Other reasons for wishing to have a VBB included the baby’s health and wellbeing. It was about valuing the early initiation of breast feeding and skin to skin contact, for example, “I was upset that this [elective CS] was going to interrupt the bonding and breastfeeding process.” (8;CS).
The aim of our study was to explore women’s experiences of planning a VBB. These women were dissatisfied with the availability of reliable information about vaginal breech birth and with fragmented care options for attempting a VBB. Once a skilled health service was sourced, they had positive experiences with supportive clinicians and with their eventual mode of birth. Our study shows that clinicians need to provide balanced information so women can make an informed decision.
Recent research from The Netherlands has shown decreased perinatal mortality and morbidity since the Term Breech Trial altered the national guidelines towards more elective caesarean sections  although the long term consequences of such a policy shift are not known. Despite this, some women will still choose vaginal birth – the Dutch study suggests 40% of women will attempt vaginal birth – and therefore skills in vaginal breech need to be retained and these women need to be provided with high quality information and access to skilled care providers.
In our study, all the women experienced a rollercoaster process in their efforts to find information and support for a VBB. They wanted the option for a VBB as having control over their birth and choice in their mode of birth was essential. They balanced their need for the ‘rite of passage’ with information about risks and safety and their universal desire to have a healthy baby. This is similar to the balance seen in women wanting a vaginal birth after a CS where women peruse their birth choice depending on whether they come from a perspective that a ‘good parent sacrifices themselves for their baby (prioritises the baby) and takes no risks’ (childbirth) or that ‘giving birth matters to the woman and a happy, healthy mother is a happy healthy baby (mother and baby have equal priority)’ (motherbirth) . Women who choose homebirth are also similar in that their sense of the risk associated with the hospital birth is often greater than the risk of the homebirth [32-34]. In our study, for the most part, women’s personal assessment for themselves and their baby was that VBB was less risky than CS but being able to attempt this option was a challenge.
Our findings and the findings from these other studies highlight the intense personal nature of risk and the challenge of personal risk versus medical risk. The obstetric or biomedical ‘gaze’ that dominates hospitals usually constructs the maternal body and childbirth as risky and therefore in need of management [35,36]. This seems particularly relevant in this context where breech is often seen as outside the realms of normality and therefore often necessitating additional ‘gaze’. Women who choose vaginal breech could be viewed as being a challenge to, and a contestation of, the power and authority of obstetric norms [34,37]. These women may be similar to some who choose homebirth as they valued alternative and more embodied or intuitive ways of knowing, and knowledge sharing through the informed consent process . Equally, seeking and choosing a vaginal breech birth alters the locus of power and authority and challenges the conventional socio-cultural climate  where ‘breech equals caesarean section’. This ultimately takes courage and determination but it is likely that not all women will have the capacity to take on the system in the way these women did.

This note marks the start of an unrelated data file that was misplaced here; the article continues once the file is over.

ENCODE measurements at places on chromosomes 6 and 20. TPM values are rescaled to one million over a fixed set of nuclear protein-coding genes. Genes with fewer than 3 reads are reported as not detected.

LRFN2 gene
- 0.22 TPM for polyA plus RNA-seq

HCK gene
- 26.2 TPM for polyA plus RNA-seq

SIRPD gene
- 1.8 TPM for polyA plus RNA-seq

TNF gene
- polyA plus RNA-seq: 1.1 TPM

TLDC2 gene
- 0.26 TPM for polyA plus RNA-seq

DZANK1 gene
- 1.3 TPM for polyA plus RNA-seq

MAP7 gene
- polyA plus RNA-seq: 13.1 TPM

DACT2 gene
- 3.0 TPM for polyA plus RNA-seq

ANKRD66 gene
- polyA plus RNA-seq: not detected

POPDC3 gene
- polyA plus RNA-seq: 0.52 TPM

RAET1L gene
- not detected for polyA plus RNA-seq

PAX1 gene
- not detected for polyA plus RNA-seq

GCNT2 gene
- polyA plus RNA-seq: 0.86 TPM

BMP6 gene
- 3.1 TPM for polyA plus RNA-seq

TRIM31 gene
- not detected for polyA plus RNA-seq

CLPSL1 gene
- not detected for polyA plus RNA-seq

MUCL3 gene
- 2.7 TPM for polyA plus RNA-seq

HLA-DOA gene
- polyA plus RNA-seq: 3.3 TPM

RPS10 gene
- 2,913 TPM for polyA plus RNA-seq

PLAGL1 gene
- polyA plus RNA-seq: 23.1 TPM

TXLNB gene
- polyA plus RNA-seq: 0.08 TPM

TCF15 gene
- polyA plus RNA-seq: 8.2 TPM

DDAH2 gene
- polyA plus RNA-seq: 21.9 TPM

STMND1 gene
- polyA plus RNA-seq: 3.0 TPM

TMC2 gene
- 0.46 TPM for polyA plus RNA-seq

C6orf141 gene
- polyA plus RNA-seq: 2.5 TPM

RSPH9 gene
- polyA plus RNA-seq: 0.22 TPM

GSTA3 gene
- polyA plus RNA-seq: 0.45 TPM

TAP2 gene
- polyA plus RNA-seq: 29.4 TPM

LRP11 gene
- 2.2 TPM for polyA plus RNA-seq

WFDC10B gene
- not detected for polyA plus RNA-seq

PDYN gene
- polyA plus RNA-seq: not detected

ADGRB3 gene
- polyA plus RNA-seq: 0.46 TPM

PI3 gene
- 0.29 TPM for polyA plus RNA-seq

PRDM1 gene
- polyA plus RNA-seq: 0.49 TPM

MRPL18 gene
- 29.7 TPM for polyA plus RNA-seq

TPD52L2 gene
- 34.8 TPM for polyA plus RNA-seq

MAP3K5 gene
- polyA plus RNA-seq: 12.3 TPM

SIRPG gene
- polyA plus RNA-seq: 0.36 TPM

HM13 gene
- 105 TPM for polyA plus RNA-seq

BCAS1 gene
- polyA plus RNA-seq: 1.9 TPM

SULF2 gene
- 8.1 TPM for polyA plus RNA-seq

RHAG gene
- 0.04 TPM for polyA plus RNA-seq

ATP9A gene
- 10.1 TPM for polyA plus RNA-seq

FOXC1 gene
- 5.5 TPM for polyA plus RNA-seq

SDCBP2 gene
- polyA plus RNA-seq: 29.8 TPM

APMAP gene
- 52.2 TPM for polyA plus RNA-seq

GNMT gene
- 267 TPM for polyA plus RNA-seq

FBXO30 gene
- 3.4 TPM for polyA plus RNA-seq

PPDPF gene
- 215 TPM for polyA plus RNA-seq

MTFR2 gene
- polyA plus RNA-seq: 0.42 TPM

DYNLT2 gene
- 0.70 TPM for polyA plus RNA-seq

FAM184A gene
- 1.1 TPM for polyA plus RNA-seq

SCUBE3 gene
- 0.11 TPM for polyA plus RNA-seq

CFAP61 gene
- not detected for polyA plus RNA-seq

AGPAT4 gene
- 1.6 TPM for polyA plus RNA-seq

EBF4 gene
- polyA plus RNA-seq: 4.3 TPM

Stress and anxiety surrounding the diagnosis of breech presentation was a common experience that continued until a plan was made to attempt a VBB. There is evidence that suggests high levels of maternal cortisol related to prolonged anxiety in pregnancy, in some cases here for many weeks, may be associated with long-term effects [38,39]. It has been suggested that women feel alone in the process of making the decision about their mode of birth and living with the consequences of that decision . Providing adequate social and emotion support and addressing and reducing unnecessary stress are therefore important.
Women wanted information that they felt they could trust however accessing consistent, non-emotive and evidence based information was a challenge. A lack of information for women about VBB is common in Australia  and many countries as evidenced by the establishment of numerous social media sites to share information and provide social support. Having appropriate information to enable decision making is often a contested area with the need for a balance between health system paternalism and supporting women’s choice. The process of gathering information on which to make decisions has been suggested to fall into three positions: an autonomous one that values informed-choice decision making; one that is collaborative, utilising shared decision making; and, one who is dependent characterized by paternalistic decision making . The women in our study seemed to fall into the autonomous and collaborative positions; wanted to take an active and shared role in the decision-making for their mode of birth. Such shared decision making provides ‘patients’ with personal control which is likely to enhance positive experiences and satisfaction. Information sharing and collaborative decision making can be deliberately fostered by health care providers . Mechanisms to support collaborative decision making for women faced with a breech presentation may be worthwhile to develop as these have been shown to be useful in other maternity areas, for example, for women planning the next birth after CS . A shared decision making framework also supports clinicians in providing holistic and optimal care for women.